RE/MAX Leading Edge

Jay Bradley, REALTOR

RE/MAX Leading Edge, 319 Massachusetts Avenue, Arlington, MA 02474

617.799.6142 jayfbradley@gmail.com

Proposal for More Flexible Zoning Laws in Arlington

 

Zoning laws are very strict and very hard to change. Arlington, for example, is a dense community, with small lot sizes, and not a lot of unused land. I agree that zoning laws are important in order to protect and control the water usage, the wetlands, the architectural integrity, and the mixed-use laws for promoting businesses. However, we have a housing shortage with a very high demand, and I think we can do something to help the situation.

I work with a lot of new construction homes in Arlington, so I am very familiar with the zoning laws. Currently if you were to build a new home you would need a minimum lot size of 6,000 square feet and 60 feet of frontage, with a height restriction of 2 ½ stories. If you have a lot that has an existing home on it, and you wish to raise it and build new then the requirements drop to a minimum lost size of 5,000 square feet and 50 feet of frontage.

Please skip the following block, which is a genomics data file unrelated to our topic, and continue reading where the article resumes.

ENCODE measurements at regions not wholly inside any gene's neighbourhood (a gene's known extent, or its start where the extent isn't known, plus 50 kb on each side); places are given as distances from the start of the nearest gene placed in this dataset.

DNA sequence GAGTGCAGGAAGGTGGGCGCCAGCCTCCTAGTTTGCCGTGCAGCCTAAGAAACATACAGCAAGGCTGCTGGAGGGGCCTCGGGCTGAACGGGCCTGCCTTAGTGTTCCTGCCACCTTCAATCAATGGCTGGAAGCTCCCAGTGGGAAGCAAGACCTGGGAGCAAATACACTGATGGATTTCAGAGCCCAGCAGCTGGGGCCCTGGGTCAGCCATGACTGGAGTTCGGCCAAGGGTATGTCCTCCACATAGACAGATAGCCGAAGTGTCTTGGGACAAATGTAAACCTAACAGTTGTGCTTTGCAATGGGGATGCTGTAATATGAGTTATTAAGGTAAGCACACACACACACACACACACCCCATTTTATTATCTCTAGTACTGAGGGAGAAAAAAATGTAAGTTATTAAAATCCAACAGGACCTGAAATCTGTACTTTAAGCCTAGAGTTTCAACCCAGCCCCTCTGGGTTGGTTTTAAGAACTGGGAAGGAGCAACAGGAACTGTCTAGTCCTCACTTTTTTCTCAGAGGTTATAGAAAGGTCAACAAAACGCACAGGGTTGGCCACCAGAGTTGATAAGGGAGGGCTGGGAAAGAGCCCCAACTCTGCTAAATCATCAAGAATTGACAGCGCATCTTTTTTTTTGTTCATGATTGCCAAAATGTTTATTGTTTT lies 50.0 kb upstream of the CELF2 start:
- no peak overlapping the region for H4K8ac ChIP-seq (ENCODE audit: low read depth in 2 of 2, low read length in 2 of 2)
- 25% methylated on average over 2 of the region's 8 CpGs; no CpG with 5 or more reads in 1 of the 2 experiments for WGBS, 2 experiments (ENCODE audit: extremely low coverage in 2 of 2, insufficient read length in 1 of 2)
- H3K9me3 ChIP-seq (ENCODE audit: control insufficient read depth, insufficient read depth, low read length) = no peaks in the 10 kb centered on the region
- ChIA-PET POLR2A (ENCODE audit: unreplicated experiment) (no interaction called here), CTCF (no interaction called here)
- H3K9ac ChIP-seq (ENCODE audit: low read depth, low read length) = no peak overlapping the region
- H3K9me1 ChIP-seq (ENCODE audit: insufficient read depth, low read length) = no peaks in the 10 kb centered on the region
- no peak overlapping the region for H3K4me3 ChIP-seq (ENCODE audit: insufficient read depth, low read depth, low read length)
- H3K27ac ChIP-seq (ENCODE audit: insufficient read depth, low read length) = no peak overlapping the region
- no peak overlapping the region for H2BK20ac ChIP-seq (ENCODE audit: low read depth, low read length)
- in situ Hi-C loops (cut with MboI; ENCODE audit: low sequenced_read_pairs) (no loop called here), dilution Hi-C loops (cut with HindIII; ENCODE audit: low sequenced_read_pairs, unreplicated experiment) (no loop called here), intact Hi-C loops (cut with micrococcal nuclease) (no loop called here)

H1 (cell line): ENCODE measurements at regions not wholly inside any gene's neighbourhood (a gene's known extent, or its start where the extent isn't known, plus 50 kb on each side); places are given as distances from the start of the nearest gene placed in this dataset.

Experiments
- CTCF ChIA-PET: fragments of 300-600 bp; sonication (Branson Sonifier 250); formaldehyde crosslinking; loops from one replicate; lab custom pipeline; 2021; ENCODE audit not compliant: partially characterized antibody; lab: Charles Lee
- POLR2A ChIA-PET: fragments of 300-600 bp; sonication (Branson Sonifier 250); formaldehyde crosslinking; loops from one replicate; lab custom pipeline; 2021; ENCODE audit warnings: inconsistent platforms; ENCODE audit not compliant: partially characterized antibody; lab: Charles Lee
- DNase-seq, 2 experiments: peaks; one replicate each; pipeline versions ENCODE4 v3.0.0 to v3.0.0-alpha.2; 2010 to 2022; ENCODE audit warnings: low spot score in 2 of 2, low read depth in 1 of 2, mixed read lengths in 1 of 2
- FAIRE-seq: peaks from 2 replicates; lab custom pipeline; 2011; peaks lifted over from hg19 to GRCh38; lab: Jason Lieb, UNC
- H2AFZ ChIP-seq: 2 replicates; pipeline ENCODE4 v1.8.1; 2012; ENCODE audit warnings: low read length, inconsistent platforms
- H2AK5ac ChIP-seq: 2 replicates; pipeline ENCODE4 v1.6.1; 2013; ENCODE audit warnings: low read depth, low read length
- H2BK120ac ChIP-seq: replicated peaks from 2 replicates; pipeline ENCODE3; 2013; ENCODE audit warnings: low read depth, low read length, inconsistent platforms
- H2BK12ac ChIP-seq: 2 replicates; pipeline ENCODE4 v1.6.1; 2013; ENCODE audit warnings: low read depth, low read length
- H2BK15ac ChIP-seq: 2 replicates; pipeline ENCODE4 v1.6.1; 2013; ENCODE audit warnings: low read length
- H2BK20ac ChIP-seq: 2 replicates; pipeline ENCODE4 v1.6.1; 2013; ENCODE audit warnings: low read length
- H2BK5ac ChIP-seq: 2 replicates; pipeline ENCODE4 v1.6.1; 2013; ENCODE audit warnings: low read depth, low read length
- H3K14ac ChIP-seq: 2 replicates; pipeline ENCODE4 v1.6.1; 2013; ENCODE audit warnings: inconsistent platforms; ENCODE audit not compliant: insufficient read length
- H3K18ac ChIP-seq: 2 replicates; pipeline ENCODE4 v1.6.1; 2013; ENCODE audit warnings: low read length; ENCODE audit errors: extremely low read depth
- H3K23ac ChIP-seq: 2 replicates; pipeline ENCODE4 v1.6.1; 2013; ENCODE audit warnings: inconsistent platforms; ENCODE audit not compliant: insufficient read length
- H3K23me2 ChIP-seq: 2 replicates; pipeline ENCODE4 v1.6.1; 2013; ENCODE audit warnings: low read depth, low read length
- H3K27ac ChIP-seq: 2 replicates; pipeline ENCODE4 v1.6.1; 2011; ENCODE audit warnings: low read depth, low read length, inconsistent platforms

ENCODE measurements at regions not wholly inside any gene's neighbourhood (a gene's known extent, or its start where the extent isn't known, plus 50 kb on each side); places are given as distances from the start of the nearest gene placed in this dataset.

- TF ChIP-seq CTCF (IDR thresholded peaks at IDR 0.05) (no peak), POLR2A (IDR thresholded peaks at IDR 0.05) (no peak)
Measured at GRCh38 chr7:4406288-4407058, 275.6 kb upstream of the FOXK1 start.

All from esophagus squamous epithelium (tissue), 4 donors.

I propose that Arlington be more lenient on some existing zoning laws that would help create new housing. How? 

Here’s my idea: Arlington has many non-conforming lots. For example, non-conforming could mean that the lot size isn’t large enough to build on, perhaps it falls shy of the 5,000 sf needed, or, the set back requirements don’t meet the current ones to allow you to raise the structure and build new. Non-conforming lots can also prohibit a home owner from expanding by adding an addition.  My proposal is to let people who have these non-conforming lots use the same ratios as conforming lots – 10 feet on either side of the building and 60 feet of frontage - basically 2/3 of the frontage is build-able and the other third makes up the side set backs. 

Using the same ratios with non-conforming lots would allow us to be creative in what kinds of new housing we could offer and it would also allow people to build new or add value to their current homes. This proposal is small in scale.  It wouldn't add an enormous amount of housing that would have a negative effect on the community in regards to transportation, and public resources. However, it could potentially let us increase the amount of new construction that would help us with the housing shortage.  

I think it’s something to think about and I would love to hear your feedback on what I have proposed.  Do you think it’s a good idea?  Do you think Arlington would change any current zoning laws?  What would you propose? 

If you are interested in learning about Arlington’s zoning history, in 2006 Alexander von Hoffman, a senior research fellow at Harvard’s Joint Center for Housing Studies, wrote a case study on Arlington’s zoning history.  You can read an article about the study here that was posted in the CommonWealthMagazine in which he provides detailed history and criticism of how zoning evolved in Arlington especially after WWII.